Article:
Avoid the peak hours. Go late - by then the crowds will have thinned out.
Visit the restaurants in your area to check for such things as acoustics, layout and background noise. Request copies of menus so you have information about the restaurant ahead of time. Keep a list of the quietest restaurants and the most responsive to your needs. Then, it’s available for you to use when you have to go somewhere on the spur of the moment. Make friends with the manager or staff. If you come back often they will anticipate your needs.
Choose a restaurant on a quiet street to cut down on the traffic noise from outside. If this is unavoidable, then request a table as far away from the street as possible.
Request a quiet spot away from the kitchen, stereo speakers, live music, and air conditioning units, for example, when you arrive or when you call to make reservations.
Choose restaurants with tablecloths, curtains, low ceilings, and carpeting as these cut down on reverberation, which makes it difficult to hear. (One drawback - quiet restaurants with sound-absorbing materials are often the expensive ones!)
Choose a booth if possible when in a small group.
Round tables are best for larger groups. They allow you to see everyone in the party for easier speech reading.
Pick the best seat for you to see and hear (explain why to your companions). Sit facing the person to whom you will be talking the most, unless you have hearing loss in one ear then maybe you want them on your “good” ear side. Choose a seat so that your back is facing the wall and not the noise. Do not face windows, as the glare will prevent you from speech reading.
In spite of all these strategies, it still may not be possible to hear everything above the noise. Try bringing along a personal FM system. Using it with the neck loop and the telecoil on your hearing aid will cut out quite a bit of background noise. Try positioning the microphone in the center of the table. It may be able to pick up the voices around the table. Chinese restaurants often have turntables (lazy susan) on the table. If so, position the microphone on there, and then you can spin the microphone around to the person who is speaking. It may be necessary to have people pass the microphone around.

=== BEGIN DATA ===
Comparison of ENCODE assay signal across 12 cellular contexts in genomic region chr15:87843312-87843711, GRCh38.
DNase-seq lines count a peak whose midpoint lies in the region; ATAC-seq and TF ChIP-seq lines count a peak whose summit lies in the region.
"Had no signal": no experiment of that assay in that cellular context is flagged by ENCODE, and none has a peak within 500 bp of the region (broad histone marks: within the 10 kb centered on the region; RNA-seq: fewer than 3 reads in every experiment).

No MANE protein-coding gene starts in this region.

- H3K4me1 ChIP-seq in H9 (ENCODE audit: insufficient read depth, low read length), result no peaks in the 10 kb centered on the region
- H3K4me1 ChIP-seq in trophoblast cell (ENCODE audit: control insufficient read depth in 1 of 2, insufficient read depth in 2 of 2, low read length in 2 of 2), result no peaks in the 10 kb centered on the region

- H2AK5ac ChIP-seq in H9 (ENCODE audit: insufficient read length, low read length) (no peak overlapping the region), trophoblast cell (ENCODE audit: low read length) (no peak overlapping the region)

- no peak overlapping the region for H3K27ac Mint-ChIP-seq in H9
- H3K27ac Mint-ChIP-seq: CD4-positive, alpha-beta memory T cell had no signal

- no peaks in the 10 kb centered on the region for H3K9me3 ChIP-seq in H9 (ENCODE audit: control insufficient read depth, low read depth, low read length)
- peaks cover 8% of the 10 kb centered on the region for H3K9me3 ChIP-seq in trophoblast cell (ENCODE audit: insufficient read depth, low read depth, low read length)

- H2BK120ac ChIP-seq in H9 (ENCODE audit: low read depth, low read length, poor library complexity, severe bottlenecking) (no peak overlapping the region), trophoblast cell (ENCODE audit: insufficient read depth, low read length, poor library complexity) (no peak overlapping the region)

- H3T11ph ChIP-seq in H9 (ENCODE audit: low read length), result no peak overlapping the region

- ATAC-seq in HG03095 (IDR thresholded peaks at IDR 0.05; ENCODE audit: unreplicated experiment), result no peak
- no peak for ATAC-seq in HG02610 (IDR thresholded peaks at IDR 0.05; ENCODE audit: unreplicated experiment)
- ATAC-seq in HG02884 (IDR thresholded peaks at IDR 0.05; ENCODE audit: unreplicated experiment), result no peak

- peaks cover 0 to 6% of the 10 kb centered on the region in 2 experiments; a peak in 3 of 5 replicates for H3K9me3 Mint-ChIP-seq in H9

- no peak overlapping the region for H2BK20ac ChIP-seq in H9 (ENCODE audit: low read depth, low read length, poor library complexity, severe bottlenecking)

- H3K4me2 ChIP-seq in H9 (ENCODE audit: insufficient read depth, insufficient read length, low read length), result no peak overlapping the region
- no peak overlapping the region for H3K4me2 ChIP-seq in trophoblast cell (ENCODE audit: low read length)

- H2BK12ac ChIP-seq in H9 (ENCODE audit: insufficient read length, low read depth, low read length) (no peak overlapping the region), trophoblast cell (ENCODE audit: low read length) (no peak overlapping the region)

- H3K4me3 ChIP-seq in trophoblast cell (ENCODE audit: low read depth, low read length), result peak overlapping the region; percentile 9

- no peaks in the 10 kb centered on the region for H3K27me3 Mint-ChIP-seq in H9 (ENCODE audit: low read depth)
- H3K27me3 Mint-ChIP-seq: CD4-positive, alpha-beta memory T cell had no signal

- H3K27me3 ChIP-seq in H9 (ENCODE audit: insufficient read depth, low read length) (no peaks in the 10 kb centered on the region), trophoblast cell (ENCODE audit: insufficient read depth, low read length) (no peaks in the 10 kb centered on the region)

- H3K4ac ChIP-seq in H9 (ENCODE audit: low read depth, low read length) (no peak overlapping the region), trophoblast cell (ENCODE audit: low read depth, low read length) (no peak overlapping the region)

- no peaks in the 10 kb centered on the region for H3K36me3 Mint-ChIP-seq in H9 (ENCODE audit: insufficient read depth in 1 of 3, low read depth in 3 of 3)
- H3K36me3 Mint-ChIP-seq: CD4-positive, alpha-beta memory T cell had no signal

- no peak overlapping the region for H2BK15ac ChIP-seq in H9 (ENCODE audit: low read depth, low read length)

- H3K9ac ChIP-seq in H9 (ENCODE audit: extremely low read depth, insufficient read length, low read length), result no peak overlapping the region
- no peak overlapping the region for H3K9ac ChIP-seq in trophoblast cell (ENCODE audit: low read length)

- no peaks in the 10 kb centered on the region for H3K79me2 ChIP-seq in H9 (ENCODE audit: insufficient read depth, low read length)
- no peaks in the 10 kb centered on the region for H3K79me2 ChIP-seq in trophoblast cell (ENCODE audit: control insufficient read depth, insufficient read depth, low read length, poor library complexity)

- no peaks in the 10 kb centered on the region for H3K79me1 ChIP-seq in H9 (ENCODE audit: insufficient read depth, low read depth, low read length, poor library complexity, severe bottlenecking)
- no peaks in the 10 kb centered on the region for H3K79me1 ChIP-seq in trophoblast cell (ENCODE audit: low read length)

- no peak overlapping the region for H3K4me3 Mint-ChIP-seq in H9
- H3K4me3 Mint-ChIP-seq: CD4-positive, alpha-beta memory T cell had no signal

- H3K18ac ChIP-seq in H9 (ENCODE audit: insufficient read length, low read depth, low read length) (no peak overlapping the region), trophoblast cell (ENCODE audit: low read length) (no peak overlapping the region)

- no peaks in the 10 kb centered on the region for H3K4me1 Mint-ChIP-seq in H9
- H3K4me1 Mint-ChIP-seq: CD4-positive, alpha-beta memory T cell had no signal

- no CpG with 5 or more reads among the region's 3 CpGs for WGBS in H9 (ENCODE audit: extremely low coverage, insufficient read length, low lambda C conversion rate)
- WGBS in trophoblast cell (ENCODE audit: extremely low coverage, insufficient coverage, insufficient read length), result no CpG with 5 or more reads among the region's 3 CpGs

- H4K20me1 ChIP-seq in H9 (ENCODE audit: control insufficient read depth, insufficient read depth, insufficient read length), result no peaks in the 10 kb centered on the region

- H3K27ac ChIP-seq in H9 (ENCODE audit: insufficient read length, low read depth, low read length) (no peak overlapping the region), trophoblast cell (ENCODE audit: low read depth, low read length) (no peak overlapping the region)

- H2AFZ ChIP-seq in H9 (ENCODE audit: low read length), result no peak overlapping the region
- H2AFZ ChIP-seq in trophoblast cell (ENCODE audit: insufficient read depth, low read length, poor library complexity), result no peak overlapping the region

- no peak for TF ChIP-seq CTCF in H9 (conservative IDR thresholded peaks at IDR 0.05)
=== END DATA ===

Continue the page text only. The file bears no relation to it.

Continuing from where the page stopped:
Avoid restaurants with dim lighting as it makes speech reading more difficult. For those of us who are becoming nearsighted, subdued lighting makes reading the menu harder. Candlelight also affects our speech reading ability as the halo around the burning candle obscures the faces of people opposite. Remove tall vases of flowers if they are obscuring people’s faces.
Look for the board where specials are posted for the day and try to memorize them. It will be easier to understand the waiter when he reels them off the table. If specials are not posted and no printed menus are available, try not to be intimidated and pressured by a busy waiter. Ask him or her to repeat them slowly and clearly, or write them down. (How many of us have ended up with a salad dressing we don’t really want since that’s the only one we heard!)
Take time to read the menu, including all the small print “comes with” information. You can then point to the menu and ask. “Is that included?” thus only needing a yes or no reply. You will also be prepared to choose type of salad dressing, beverage, rolls or muffins, gravy on potatoes, etc., without relying on hearing the waiter. Remember, you will usually be asked for beverage selection before anything else you ordered.
Educate yourself about different cuisines so you know what is likely to be offered in a particular restaurant - French, Italian, Oriental, Middle Eastern, American. Each will have its own vocabulary and kinds of dishes you can anticipate, forestall questions and avoid misunder-standings.
There will still be times when you cannot understand, in spite of all these strategies. Then it’s time to get out the paper and pencil.
Say “thank you” to waiters and Maitre d’ for any special courtesies...you may then get more attention the next time.
P.S. These suggestions will only work if you are willing to tell people that you have a hearing loss.
Courtesy of Deborah Touchette, Au.D., Doctor of Audiology,